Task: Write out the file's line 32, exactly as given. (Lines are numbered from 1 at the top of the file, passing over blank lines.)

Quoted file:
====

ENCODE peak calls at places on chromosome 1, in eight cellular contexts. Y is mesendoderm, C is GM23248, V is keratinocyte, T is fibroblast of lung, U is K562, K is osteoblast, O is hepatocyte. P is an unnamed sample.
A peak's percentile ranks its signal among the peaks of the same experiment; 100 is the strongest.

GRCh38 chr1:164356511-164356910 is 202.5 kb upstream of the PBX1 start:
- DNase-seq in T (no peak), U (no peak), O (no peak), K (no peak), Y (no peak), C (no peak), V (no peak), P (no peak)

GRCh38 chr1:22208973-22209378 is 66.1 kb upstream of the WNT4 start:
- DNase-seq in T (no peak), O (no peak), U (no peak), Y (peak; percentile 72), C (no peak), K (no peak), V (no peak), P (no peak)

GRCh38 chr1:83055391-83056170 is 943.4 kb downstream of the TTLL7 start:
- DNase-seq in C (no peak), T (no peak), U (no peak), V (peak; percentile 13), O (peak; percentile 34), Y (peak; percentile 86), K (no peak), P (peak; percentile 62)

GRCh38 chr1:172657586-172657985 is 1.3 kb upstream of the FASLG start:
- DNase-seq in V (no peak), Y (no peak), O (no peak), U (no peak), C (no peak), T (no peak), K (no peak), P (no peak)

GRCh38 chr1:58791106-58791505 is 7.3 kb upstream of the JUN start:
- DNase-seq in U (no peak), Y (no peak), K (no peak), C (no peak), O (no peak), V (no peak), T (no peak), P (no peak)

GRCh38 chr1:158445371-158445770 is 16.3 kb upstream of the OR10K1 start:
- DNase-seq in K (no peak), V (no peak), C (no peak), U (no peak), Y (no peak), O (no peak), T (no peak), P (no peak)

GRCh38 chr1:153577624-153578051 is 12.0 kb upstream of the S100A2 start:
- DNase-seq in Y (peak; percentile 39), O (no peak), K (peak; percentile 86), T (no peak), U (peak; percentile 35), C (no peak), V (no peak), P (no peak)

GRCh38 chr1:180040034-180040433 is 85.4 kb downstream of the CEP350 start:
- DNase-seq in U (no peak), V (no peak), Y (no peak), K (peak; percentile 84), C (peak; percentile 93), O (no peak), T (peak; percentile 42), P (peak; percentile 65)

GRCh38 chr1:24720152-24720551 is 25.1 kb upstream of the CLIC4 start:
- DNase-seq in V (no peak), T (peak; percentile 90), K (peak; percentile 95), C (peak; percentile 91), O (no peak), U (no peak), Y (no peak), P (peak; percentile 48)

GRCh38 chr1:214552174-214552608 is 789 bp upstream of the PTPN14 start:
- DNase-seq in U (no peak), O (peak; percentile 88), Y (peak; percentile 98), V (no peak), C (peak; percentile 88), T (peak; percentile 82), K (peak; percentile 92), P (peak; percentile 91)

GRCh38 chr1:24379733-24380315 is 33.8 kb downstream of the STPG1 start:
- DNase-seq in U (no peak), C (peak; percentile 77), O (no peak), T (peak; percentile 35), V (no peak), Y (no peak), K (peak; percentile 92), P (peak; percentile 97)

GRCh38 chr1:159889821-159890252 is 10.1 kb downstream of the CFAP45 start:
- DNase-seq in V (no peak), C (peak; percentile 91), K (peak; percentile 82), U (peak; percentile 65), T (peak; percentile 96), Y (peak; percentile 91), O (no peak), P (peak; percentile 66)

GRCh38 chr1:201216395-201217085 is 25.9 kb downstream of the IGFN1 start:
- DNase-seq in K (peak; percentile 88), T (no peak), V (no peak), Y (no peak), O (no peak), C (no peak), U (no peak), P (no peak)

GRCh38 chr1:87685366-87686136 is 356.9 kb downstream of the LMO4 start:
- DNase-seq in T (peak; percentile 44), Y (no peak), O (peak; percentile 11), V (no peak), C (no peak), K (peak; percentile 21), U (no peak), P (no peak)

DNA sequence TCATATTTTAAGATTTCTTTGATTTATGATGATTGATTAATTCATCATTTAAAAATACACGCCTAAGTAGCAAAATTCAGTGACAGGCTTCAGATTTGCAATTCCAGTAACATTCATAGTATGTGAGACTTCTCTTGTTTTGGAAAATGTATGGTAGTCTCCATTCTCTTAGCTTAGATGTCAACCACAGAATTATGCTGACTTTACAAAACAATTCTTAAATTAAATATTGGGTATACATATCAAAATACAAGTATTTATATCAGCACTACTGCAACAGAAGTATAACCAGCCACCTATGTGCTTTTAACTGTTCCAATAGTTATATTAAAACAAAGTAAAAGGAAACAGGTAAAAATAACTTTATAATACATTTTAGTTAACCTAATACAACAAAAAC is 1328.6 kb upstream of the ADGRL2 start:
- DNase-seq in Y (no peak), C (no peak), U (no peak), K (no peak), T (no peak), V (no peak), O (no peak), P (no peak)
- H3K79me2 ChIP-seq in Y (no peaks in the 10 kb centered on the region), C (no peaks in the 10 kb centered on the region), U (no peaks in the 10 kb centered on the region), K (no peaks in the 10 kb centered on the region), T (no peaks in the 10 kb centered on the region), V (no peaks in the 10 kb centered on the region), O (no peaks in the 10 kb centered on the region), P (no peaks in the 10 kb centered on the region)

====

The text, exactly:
- DNase-seq in Y (no peak), C (no peak), U (no peak), K (no peak), T (no peak), V (no peak), O (no peak), P (no peak)